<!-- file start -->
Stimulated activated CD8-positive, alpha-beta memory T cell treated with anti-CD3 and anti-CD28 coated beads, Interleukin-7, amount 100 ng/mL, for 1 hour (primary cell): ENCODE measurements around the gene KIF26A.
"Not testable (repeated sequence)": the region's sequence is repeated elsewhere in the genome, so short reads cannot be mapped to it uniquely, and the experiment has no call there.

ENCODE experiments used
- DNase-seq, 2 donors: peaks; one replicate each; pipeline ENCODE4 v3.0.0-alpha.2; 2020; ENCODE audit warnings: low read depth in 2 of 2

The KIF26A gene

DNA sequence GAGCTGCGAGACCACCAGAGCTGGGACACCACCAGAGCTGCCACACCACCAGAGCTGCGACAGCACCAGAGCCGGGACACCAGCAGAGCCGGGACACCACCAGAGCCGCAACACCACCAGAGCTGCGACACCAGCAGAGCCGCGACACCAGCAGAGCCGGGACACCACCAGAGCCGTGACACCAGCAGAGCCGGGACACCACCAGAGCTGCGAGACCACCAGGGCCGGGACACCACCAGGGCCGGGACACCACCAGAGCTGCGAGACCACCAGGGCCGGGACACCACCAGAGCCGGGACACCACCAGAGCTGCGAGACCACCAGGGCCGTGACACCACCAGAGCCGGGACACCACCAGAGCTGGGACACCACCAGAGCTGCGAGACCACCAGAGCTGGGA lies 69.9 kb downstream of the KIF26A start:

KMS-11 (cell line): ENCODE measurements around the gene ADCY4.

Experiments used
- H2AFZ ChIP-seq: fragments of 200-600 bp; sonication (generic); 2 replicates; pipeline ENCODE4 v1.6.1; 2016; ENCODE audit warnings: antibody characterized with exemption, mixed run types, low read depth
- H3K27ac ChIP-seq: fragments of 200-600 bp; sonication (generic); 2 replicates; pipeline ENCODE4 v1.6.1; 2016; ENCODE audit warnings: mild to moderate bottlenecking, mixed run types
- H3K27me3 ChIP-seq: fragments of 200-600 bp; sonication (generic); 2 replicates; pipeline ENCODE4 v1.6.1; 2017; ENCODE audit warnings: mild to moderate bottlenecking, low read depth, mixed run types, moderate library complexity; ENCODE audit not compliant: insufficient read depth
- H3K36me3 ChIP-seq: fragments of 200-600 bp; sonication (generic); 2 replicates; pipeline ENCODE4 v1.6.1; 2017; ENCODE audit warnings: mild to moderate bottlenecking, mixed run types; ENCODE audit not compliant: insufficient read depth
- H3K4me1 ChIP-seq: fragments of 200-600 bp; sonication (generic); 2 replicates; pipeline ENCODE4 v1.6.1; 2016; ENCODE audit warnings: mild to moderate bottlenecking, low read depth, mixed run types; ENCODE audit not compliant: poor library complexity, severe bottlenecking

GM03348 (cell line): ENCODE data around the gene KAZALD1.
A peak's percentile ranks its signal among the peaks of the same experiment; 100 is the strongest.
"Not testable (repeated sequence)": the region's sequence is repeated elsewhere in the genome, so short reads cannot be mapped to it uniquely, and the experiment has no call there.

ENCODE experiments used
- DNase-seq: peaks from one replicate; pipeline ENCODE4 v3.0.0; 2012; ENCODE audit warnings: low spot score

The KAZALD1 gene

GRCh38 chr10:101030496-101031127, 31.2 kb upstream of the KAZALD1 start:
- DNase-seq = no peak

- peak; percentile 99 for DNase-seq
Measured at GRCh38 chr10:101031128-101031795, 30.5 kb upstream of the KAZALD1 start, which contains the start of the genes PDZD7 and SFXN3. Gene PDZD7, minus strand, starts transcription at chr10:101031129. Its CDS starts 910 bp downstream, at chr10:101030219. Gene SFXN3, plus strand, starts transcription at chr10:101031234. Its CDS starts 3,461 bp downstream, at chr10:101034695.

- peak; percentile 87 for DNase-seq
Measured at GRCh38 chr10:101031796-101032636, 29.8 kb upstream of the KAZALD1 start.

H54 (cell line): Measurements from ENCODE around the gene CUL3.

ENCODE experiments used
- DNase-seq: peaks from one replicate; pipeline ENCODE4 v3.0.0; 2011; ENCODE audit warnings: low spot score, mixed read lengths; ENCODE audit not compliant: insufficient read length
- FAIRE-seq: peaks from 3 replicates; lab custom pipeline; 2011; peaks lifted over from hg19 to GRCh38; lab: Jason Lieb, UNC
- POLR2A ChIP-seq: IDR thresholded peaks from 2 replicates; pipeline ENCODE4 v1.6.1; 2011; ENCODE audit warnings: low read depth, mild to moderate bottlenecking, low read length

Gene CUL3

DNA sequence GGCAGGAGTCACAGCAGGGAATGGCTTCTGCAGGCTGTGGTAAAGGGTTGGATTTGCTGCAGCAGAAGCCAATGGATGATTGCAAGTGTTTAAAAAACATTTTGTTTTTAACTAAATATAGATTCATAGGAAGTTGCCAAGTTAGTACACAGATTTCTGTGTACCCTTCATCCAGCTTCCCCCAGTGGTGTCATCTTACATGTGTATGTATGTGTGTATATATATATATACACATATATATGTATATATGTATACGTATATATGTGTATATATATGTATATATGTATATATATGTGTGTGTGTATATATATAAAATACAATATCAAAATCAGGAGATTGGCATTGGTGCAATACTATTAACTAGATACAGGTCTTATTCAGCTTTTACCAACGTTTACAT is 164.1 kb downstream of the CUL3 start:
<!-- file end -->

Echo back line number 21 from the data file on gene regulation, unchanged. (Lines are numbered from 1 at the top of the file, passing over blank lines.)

- DNase-seq = no peak